The Syrian crisis (psycho social and educational imapct)

According to UNHCR[1], the Syrian crisis is the fastest growing refugee crisis with over 3.45 million Syrian refugees in the five host countries by the end of 2013. While Syrian refugees face desperate circumstances, the hosting Governments of Syrian refugees and the humanitarian community face an increasingly challenging and complex humanitarian crisis which, beyond refugees’ immediate protection and assistance needs, threatens the balance of the entire region.

According to UNHCR Regional Response Plan, by the end of 2013, there were some of 71,050 Palestine refugees in the region whose increasing displacement from the camps in Syria have displaced and added to the growing political complexity of the regional refugee crisis. Those were distributed over the region as follows: Lebanon hosts a total of 52,000, Jordan (10,000), Gaza (1,350), Egypt (6,000), Libya (1,100) and Turkey (1,600). Palestine refugees from Syria – PRS – who have sought refuge in Egypt, Turkey and further countries are beyond the operational mandate of UNRWA. In addition, Palestinian Refugees from Lebanon who had moved to Syria during the civil war and 1982 invasion have forced to return back to Lebanon again. Those as well as Palestine Non-IDs who are not registered with UNRWA and host countries, and those who illegally fled to Lebanon from Syria, and therefore have no border check stamps on their identity papers, are also beyond UNRWA mandate and are excluded from its support and services.

Lebanon and Jordan are considered the two countries hosting the highest number of Syrian refugees, while Lebanon hosting the highest number of Palestinian refugees from Syria -PRS. This has come at a heavy price with the acknowledgment the fact that the response in these countries needs to address the wider impact of the refugee influx (on infrastructure and local communities).

According to UNRWA figures by the end of 2013, the number of registered PRS in Lebanon was reached to 51,000 persons belong to 15,000 families. Between Jan and Feb 2014 an additional 500 PRS families have fled to the country. Almost half of the PRS (51%) have settled in the camps while the remaining 49% have settled outside the camps and mainly in the poor gathering surrounding the camps[2].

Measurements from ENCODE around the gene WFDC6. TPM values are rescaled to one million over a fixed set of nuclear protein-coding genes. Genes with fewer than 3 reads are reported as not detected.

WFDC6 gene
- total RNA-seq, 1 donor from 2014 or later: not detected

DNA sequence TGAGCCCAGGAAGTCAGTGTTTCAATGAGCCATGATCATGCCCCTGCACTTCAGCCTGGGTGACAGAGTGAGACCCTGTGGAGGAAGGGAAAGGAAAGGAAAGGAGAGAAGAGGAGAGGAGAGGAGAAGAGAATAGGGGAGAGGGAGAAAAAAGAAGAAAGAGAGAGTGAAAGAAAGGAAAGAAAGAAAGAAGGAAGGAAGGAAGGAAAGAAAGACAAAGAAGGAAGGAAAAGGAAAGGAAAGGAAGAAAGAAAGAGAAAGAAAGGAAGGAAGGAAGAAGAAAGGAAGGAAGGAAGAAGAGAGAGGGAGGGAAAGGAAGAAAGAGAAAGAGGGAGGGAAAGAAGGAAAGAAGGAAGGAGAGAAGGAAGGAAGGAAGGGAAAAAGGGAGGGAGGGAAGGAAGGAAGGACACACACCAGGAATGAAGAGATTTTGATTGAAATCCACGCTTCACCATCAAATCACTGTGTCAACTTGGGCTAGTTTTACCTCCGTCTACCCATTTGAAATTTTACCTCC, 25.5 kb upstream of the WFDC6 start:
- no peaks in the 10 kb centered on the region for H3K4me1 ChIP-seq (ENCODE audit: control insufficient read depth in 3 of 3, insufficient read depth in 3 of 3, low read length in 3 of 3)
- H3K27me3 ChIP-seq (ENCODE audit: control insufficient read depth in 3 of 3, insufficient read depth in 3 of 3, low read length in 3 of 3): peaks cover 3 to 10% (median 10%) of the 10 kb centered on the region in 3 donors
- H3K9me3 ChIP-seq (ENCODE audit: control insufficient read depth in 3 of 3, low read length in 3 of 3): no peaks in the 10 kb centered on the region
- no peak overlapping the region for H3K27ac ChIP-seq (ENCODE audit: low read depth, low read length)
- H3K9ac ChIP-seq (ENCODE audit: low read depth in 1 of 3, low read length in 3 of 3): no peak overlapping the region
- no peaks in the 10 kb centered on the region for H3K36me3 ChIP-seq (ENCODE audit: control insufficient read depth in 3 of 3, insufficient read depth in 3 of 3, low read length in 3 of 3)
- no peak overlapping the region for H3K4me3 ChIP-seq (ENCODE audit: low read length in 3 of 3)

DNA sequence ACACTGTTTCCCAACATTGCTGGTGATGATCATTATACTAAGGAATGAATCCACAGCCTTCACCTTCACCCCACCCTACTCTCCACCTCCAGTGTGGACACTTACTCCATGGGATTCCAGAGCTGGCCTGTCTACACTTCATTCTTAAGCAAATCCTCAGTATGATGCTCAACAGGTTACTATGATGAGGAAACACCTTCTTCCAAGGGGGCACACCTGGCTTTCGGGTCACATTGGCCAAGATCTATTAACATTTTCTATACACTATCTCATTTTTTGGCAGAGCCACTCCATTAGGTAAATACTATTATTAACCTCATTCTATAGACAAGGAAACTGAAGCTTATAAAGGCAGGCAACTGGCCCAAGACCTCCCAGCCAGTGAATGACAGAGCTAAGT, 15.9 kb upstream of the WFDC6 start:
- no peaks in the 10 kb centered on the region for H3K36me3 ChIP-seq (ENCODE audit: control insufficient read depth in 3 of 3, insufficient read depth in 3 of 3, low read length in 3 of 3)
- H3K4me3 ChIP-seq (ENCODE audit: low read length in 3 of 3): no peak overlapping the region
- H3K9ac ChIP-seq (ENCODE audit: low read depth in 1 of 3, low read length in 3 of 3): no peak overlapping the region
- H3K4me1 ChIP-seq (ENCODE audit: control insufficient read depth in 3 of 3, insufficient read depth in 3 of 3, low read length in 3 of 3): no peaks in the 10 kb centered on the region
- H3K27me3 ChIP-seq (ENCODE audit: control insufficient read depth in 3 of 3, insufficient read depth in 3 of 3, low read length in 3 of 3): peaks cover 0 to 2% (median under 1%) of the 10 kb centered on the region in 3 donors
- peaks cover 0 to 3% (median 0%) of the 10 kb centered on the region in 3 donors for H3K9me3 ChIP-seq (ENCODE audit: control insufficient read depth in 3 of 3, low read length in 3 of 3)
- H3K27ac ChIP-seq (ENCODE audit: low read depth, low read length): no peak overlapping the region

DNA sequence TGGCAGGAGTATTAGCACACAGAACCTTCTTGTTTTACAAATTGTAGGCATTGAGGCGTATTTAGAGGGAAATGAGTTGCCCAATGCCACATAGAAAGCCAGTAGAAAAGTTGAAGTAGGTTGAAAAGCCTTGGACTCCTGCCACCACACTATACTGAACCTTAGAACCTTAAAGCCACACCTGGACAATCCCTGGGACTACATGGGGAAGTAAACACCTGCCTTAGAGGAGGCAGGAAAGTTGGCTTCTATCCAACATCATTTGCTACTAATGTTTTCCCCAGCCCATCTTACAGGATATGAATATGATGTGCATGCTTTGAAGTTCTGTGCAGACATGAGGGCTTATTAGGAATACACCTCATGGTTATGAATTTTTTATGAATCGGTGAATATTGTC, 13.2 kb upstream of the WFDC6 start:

The rising number of inhabitants of the Lebanese Palestinian camps and gatherings due to the influx of displaced PRS and Syrians had increased the problem of infrastructures in the camps due to lack of UNRWA resources and the absence of strategic plan to address these problems. This had left its impact on the economical and social situations in the Palestinian camps which are already overcrowded, and led to increase the financial and economical burden on the hosted community and families.

The World Bank assessment results[3] that was published in autumn of 2013 has pointed out that the Syrian crisis has made thousands of Lebanese suffering from poverty. This means the effects on the Palestinians are double because of their denial of human social and economic rights.

According to the World Bank report up to 170,000 Lebanese could slide into poverty due to the conflict next door, while unemployment could increase by as much as 10 percent by the end of 2014. The flow of huge number of refugees had caused occurrence and abundance of cheap labour, which in turn leads to weaken the situation of workers who come already from poor communities, and pull education and health services to the edge of collapse, and increase of rent prices.

In general, the influx of refugees has resulted an increase in available employment at a rate ranging between 35 to 50 percent, according to a World Bank report. In light of the economic recession, this situation leads employers to request more work for less pay – which is causing the abandonment of local workers in favor of hiring the refugees who accept lower wages.

This indirect impact of the crisis put thousands of Lebanese under poverty line and exacerbating the situation of poor people. Before the outbreak of conflict, the World Bank estimated that nearly 29 percent of the Lebanese people – or less than one million people – are classified among the poor, and those people who were selected are living on less than $ 4 per day. It is expected that the number will increase by the end of 2014.